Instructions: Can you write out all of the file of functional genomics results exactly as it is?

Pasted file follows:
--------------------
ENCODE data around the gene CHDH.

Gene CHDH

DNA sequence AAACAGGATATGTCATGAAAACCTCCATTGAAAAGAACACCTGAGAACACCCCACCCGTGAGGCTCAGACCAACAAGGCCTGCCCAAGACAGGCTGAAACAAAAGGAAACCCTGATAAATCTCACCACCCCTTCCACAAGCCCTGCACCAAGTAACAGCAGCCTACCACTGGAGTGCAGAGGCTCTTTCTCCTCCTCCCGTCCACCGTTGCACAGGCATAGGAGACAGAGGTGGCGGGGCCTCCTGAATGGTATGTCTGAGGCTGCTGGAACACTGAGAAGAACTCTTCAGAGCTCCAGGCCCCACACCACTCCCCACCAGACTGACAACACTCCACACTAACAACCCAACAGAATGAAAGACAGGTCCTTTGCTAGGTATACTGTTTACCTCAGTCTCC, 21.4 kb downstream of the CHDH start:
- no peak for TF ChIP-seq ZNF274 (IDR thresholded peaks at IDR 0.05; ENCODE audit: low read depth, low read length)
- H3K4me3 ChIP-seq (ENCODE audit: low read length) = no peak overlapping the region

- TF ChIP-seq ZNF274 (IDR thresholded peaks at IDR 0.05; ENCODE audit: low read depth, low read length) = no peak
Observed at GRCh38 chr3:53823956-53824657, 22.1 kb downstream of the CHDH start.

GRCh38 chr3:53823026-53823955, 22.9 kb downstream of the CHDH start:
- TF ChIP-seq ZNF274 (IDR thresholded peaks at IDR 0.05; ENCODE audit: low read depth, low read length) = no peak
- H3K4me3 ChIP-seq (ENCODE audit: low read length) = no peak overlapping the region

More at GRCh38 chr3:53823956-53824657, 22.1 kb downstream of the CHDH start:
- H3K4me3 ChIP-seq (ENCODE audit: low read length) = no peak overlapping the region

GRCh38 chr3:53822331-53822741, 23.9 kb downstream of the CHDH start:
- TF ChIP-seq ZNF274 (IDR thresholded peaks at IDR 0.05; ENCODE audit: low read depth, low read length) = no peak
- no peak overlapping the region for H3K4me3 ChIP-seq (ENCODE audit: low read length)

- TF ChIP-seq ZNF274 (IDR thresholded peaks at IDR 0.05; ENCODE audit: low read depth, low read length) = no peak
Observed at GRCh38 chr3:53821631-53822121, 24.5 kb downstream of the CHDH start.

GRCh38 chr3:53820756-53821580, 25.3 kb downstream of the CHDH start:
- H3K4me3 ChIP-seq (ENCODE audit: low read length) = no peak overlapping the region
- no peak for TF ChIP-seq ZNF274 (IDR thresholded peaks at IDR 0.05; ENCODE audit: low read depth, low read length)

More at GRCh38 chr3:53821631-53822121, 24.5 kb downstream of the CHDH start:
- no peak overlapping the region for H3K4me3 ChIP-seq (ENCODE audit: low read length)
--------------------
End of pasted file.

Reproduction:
ENCODE data around the gene CHDH.

Gene CHDH

DNA sequence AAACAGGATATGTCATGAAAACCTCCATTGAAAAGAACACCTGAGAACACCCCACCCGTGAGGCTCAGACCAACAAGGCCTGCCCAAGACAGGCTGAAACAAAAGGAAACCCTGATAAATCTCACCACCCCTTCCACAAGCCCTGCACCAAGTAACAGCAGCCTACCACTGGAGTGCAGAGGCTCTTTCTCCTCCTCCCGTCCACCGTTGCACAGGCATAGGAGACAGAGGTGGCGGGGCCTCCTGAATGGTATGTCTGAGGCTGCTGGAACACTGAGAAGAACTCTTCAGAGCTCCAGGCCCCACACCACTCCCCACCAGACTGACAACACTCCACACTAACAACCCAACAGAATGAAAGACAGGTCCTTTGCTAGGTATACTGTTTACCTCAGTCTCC, 21.4 kb downstream of the CHDH start:
- no peak for TF ChIP-seq ZNF274 (IDR thresholded peaks at IDR 0.05; ENCODE audit: low read depth, low read length)
- H3K4me3 ChIP-seq (ENCODE audit: low read length) = no peak overlapping the region

- TF ChIP-seq ZNF274 (IDR thresholded peaks at IDR 0.05; ENCODE audit: low read depth, low read length) = no peak
Observed at GRCh38 chr3:53823956-53824657, 22.1 kb downstream of the CHDH start.

GRCh38 chr3:53823026-53823955, 22.9 kb downstream of the CHDH start:
- TF ChIP-seq ZNF274 (IDR thresholded peaks at IDR 0.05; ENCODE audit: low read depth, low read length) = no peak
- H3K4me3 ChIP-seq (ENCODE audit: low read length) = no peak overlapping the region

More at GRCh38 chr3:53823956-53824657, 22.1 kb downstream of the CHDH start:
- H3K4me3 ChIP-seq (ENCODE audit: low read length) = no peak overlapping the region

GRCh38 chr3:53822331-53822741, 23.9 kb downstream of the CHDH start:
- TF ChIP-seq ZNF274 (IDR thresholded peaks at IDR 0.05; ENCODE audit: low read depth, low read length) = no peak
- no peak overlapping the region for H3K4me3 ChIP-seq (ENCODE audit: low read length)

- TF ChIP-seq ZNF274 (IDR thresholded peaks at IDR 0.05; ENCODE audit: low read depth, low read length) = no peak
Observed at GRCh38 chr3:53821631-53822121, 24.5 kb downstream of the CHDH start.

GRCh38 chr3:53820756-53821580, 25.3 kb downstream of the CHDH start:
- H3K4me3 ChIP-seq (ENCODE audit: low read length) = no peak overlapping the region
- no peak for TF ChIP-seq ZNF274 (IDR thresholded peaks at IDR 0.05; ENCODE audit: low read depth, low read length)

More at GRCh38 chr3:53821631-53822121, 24.5 kb downstream of the CHDH start:
- no peak overlapping the region for H3K4me3 ChIP-seq (ENCODE audit: low read length)